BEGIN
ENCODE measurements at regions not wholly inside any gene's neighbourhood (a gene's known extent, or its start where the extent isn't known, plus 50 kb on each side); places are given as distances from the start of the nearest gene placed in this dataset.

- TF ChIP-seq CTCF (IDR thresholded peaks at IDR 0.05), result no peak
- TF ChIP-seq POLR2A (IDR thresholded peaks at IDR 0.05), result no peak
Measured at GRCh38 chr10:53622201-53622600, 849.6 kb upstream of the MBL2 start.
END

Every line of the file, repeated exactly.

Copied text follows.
ENCODE measurements at regions not wholly inside any gene's neighbourhood (a gene's known extent, or its start where the extent isn't known, plus 50 kb on each side); places are given as distances from the start of the nearest gene placed in this dataset.

- TF ChIP-seq CTCF (IDR thresholded peaks at IDR 0.05), result no peak
- TF ChIP-seq POLR2A (IDR thresholded peaks at IDR 0.05), result no peak
Measured at GRCh38 chr10:53622201-53622600, 849.6 kb upstream of the MBL2 start.